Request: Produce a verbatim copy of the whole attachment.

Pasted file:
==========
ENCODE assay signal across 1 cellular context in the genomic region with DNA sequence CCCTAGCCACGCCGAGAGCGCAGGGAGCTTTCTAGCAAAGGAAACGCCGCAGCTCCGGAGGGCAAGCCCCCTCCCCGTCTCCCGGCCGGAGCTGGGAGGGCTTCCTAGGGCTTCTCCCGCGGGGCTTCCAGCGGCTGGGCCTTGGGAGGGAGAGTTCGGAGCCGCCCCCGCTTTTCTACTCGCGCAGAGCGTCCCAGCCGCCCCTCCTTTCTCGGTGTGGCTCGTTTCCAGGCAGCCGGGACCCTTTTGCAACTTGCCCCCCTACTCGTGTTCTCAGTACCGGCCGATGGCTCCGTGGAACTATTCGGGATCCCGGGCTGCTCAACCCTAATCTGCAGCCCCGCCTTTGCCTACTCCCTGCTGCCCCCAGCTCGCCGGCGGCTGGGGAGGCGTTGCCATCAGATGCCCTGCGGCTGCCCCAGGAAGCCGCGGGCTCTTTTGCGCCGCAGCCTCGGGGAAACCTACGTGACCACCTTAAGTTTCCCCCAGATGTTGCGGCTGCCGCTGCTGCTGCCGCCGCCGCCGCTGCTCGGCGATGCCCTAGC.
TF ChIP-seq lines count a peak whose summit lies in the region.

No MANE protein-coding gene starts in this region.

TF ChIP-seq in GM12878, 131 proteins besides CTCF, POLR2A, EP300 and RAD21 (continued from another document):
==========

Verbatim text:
ENCODE assay signal across 1 cellular context in the genomic region with DNA sequence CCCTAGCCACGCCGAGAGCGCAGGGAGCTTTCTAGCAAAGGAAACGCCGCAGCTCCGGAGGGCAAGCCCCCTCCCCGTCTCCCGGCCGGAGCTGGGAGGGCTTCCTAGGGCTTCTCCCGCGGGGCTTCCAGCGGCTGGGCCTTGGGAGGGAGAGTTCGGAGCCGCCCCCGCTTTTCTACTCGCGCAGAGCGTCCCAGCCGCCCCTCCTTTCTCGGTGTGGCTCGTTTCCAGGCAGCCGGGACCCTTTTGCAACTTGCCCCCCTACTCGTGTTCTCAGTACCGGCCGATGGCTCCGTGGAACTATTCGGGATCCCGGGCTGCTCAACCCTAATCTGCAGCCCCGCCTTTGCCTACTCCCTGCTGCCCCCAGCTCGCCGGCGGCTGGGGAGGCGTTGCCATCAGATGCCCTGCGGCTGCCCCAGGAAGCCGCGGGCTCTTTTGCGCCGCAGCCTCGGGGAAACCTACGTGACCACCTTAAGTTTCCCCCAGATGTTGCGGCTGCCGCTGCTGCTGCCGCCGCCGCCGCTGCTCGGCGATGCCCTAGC.
TF ChIP-seq lines count a peak whose summit lies in the region.

No MANE protein-coding gene starts in this region.

TF ChIP-seq in GM12878, 131 proteins besides CTCF, POLR2A, EP300 and RAD21 (continued from another document):